Genetic Chaos

Monday, June 18, 2007

Genetics of population isolates

Genetic isolates, as shown empirically by the Finnish, Old Order Amish, Hutterites, Sardinian and Jewish communities among others, represent a most important and powerful tool in genetically mapping inherited disorders. The main features associated with that genetic power are the existence of multigenerational pedigrees which are mostly descended from a small number of founders a short number of generations ago, environmental and phenotypic homogeneity, restricted geographical distribution, the presence of exhaustive and detailed records correlating individuals in very well ascertained pedigrees, and inbreeding as a norm. On the other hand, the presence of a multifounder effect or admixture among divergent populations in the founder time (e.g. the Finnish and the Paisa community from Colombia) will theoretically result in increased linkage disequilibrium among adjacent loci. The present review evaluates the historical context and features of some genetic isolates with emphasis on the basic population genetic concepts of inbreeding and genetic drift, and also the state-of-the-art in mapping traits, both Mendelian and complex, on genetic isolates.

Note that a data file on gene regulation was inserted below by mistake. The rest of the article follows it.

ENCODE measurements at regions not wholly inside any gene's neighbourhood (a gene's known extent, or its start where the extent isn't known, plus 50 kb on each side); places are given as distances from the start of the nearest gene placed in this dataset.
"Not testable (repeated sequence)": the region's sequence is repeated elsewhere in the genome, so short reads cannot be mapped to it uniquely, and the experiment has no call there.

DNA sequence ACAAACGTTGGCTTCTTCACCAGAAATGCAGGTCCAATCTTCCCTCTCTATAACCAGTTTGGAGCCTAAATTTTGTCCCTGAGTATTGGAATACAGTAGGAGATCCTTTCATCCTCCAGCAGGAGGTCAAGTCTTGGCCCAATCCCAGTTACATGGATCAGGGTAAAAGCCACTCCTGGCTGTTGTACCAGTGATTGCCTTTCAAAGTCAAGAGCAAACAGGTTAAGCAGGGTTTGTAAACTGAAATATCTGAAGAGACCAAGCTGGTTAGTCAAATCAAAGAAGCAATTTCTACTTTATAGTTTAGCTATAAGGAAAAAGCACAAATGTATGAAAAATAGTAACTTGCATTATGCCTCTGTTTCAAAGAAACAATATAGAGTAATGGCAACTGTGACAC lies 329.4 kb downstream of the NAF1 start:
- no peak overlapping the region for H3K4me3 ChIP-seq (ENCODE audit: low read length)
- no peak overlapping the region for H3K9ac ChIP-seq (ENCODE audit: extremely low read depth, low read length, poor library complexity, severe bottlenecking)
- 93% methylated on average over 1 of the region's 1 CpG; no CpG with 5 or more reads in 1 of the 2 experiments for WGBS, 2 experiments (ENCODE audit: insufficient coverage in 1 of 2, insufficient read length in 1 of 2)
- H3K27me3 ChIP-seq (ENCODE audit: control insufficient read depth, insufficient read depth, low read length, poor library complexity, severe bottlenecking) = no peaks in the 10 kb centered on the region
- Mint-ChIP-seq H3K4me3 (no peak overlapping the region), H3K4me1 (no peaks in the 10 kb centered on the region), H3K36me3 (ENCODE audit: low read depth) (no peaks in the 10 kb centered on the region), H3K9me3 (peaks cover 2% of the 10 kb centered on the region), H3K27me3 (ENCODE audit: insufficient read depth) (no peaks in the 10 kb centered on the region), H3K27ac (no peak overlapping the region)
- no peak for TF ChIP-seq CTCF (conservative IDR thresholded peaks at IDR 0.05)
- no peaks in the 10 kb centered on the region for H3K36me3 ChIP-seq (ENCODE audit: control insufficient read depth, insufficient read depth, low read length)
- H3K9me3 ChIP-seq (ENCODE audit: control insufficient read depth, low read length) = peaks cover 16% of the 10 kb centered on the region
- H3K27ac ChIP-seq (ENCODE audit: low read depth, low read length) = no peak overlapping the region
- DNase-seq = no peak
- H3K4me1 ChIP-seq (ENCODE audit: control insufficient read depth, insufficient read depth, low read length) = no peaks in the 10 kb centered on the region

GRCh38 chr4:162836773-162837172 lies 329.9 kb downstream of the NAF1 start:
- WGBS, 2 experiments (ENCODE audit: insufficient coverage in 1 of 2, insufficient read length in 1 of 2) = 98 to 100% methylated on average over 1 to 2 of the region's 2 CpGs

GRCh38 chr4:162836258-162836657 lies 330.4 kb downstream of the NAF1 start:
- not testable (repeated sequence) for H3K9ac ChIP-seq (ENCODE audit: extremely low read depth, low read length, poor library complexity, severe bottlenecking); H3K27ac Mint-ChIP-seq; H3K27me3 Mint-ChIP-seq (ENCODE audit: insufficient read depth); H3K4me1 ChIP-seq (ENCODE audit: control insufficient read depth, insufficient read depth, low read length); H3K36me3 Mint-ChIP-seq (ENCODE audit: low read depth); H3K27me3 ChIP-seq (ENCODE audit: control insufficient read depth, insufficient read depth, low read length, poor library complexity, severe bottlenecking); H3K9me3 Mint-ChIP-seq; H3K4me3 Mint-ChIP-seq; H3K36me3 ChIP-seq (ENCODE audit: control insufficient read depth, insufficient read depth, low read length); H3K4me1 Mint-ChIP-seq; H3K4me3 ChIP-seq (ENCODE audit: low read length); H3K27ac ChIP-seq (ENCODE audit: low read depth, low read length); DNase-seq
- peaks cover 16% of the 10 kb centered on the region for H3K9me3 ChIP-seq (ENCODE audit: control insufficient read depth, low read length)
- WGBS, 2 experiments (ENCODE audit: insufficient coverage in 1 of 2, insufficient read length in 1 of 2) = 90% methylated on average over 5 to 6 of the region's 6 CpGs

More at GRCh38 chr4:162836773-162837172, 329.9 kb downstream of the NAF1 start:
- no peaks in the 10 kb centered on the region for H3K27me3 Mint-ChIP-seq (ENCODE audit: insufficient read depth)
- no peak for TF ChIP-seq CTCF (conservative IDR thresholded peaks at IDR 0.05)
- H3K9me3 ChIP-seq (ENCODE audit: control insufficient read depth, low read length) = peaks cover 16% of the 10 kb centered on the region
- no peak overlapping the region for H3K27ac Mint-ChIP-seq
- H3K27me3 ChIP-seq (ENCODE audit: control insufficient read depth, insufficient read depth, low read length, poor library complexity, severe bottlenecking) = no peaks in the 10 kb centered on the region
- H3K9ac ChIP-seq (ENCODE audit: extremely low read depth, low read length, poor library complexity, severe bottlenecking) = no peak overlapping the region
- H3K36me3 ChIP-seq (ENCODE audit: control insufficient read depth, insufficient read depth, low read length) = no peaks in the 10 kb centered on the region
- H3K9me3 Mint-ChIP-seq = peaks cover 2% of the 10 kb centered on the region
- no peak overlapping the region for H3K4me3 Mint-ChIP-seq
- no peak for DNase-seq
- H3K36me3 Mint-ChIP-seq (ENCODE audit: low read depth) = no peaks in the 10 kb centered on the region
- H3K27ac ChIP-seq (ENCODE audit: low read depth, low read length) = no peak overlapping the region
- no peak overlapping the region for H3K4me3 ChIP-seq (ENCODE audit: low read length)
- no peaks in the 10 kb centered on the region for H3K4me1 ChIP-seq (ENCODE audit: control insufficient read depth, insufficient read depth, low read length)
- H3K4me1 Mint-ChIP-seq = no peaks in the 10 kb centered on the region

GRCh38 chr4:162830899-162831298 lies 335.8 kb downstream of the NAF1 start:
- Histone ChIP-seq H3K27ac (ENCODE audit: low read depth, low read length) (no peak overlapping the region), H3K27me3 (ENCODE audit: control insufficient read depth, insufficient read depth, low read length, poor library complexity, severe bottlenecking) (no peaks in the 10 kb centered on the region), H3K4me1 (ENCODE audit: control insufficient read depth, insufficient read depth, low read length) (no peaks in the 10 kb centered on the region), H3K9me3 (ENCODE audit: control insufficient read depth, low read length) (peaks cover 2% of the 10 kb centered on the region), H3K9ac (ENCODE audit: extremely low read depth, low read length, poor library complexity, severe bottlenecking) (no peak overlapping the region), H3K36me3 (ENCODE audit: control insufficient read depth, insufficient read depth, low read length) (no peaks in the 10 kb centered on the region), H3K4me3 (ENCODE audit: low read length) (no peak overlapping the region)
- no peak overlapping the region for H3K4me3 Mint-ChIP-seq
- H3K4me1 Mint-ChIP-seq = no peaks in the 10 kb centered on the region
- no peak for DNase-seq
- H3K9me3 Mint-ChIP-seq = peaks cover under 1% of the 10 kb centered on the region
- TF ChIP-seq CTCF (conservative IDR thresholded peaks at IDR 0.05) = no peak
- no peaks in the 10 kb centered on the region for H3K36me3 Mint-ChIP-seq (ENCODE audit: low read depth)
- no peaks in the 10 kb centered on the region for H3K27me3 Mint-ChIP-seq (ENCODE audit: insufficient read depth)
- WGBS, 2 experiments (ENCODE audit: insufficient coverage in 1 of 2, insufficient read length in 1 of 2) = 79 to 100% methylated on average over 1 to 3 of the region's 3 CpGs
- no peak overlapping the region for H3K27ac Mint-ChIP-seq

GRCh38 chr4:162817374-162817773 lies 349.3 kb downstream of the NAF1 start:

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Y Chromosome Binary Markers to Study the High Prevalence of Males in Sardinian Centenarians and the Genetic Structure of the Sardinian Population

We have analyzed a sample of 40 centenarians and 116 young controls from Sardinia, with a set of new Y chromosome binary markers, to evaluate if Y chromosome genes are involved in the high prevalence of males among centenarian Sardinians (1/2 vs. 1/4 in other populations studied). The results indicate that none of the seven lineages that account for 197% of the Y chromosome diversity in Sardinia provide an advantage with respect to the extreme longevity. However, our results, although based on the male-specific Y chromosome polymorphisms, give a clear profile of the pattern of genetic variability in Sardinia. Indeed they indicate that the Sardinian population had two main founder populations that have evolved in isolation for at least the last 5,000 years. These findings set the stage for future studies on longevity and other complex traits in Sardinia.

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